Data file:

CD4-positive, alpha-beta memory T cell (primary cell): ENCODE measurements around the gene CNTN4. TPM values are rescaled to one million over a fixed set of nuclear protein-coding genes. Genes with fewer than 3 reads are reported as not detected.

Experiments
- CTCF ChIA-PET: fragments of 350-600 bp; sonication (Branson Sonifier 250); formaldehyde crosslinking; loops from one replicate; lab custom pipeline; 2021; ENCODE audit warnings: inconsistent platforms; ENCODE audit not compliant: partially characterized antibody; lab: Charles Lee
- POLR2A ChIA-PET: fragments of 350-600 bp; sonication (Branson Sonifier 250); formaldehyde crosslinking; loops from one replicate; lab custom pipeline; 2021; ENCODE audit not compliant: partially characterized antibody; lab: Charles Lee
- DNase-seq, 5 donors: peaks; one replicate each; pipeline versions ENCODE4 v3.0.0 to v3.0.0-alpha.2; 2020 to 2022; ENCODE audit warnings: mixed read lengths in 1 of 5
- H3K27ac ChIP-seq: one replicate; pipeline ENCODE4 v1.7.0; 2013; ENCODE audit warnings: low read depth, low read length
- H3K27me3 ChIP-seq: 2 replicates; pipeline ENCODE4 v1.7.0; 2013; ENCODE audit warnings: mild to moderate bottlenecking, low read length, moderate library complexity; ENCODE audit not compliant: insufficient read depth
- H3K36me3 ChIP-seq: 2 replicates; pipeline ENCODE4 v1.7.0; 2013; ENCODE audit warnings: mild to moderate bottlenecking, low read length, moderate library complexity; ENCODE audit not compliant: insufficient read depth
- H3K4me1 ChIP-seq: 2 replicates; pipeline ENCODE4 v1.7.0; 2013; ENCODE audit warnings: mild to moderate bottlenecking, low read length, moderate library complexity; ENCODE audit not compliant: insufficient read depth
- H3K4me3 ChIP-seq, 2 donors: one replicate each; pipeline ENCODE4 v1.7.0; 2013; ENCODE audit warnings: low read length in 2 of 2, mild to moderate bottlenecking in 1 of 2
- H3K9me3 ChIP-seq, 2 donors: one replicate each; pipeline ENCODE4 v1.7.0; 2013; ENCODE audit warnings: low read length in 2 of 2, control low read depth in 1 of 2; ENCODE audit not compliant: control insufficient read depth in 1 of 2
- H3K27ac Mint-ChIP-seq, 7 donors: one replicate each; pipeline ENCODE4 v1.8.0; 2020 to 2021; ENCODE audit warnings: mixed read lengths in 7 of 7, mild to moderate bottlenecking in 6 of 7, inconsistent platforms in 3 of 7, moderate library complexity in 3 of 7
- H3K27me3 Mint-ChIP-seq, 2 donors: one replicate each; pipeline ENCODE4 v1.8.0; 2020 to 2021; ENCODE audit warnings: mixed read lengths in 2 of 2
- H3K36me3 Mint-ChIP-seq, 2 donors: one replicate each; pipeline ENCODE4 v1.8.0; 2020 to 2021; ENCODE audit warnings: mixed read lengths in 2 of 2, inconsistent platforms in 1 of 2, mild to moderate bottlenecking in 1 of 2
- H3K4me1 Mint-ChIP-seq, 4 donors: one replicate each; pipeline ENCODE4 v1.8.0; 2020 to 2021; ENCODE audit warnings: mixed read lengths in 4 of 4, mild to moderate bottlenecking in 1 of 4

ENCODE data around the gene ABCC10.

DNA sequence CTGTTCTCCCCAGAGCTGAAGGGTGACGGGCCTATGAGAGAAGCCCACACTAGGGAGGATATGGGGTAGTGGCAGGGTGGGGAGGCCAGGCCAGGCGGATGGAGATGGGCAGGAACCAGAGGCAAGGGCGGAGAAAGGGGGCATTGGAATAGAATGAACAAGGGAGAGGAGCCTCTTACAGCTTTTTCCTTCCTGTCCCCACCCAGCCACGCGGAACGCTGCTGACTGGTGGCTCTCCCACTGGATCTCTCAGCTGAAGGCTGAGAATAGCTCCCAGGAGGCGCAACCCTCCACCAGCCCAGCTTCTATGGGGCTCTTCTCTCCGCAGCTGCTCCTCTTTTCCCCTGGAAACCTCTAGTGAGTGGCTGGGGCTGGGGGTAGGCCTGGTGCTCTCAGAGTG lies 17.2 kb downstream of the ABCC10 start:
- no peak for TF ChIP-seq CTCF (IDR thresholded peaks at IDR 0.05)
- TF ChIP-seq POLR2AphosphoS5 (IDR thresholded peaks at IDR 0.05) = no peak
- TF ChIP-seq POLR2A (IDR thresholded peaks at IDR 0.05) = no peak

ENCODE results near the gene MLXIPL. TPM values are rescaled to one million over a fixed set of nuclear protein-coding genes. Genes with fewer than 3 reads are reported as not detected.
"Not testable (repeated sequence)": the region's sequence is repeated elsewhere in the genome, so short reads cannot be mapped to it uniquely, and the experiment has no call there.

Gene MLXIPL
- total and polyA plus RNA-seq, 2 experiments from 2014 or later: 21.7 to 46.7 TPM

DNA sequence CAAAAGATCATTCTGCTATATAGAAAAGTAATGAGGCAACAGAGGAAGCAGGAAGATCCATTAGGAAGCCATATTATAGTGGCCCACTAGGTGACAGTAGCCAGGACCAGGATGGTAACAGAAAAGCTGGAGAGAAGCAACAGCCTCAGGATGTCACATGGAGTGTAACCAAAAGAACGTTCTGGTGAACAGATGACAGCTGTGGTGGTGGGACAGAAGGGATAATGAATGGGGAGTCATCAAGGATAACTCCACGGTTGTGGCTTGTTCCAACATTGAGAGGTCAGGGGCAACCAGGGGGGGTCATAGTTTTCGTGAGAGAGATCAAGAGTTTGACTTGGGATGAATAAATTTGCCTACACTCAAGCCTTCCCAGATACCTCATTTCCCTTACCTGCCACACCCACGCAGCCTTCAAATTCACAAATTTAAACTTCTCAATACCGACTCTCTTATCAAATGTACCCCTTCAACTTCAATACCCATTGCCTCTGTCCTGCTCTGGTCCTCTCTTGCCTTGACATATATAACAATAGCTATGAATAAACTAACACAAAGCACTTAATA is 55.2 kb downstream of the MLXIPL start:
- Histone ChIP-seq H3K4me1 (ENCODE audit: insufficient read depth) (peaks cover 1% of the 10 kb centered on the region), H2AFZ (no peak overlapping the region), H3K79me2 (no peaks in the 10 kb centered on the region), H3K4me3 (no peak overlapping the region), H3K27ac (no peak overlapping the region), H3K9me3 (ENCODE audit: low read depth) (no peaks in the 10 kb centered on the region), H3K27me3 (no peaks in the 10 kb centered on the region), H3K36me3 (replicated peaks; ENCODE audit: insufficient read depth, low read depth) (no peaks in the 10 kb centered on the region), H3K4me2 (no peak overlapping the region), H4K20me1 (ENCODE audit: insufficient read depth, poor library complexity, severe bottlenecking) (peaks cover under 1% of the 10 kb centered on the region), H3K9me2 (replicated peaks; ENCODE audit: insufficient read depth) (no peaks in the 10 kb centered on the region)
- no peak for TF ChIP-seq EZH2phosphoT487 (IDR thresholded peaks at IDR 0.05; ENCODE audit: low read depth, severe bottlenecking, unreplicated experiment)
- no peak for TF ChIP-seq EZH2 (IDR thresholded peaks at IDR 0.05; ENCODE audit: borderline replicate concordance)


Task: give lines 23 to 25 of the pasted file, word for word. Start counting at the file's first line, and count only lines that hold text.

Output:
Gene MLXIPL
- total and polyA plus RNA-seq, 2 experiments from 2014 or later: 21.7 to 46.7 TPM

DNA sequence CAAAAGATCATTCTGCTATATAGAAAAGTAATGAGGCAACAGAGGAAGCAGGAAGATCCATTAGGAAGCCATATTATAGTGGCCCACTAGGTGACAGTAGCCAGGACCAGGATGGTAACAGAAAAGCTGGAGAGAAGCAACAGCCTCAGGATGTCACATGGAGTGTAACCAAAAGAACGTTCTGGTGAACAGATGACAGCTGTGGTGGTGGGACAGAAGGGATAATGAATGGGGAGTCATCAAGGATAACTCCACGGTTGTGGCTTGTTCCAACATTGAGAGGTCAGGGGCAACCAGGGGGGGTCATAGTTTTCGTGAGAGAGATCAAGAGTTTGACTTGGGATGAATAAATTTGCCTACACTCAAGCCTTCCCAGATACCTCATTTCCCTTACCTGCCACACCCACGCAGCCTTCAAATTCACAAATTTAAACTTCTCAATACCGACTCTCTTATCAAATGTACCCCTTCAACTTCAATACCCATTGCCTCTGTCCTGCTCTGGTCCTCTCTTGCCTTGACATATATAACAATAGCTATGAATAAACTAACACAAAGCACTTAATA is 55.2 kb downstream of the MLXIPL start: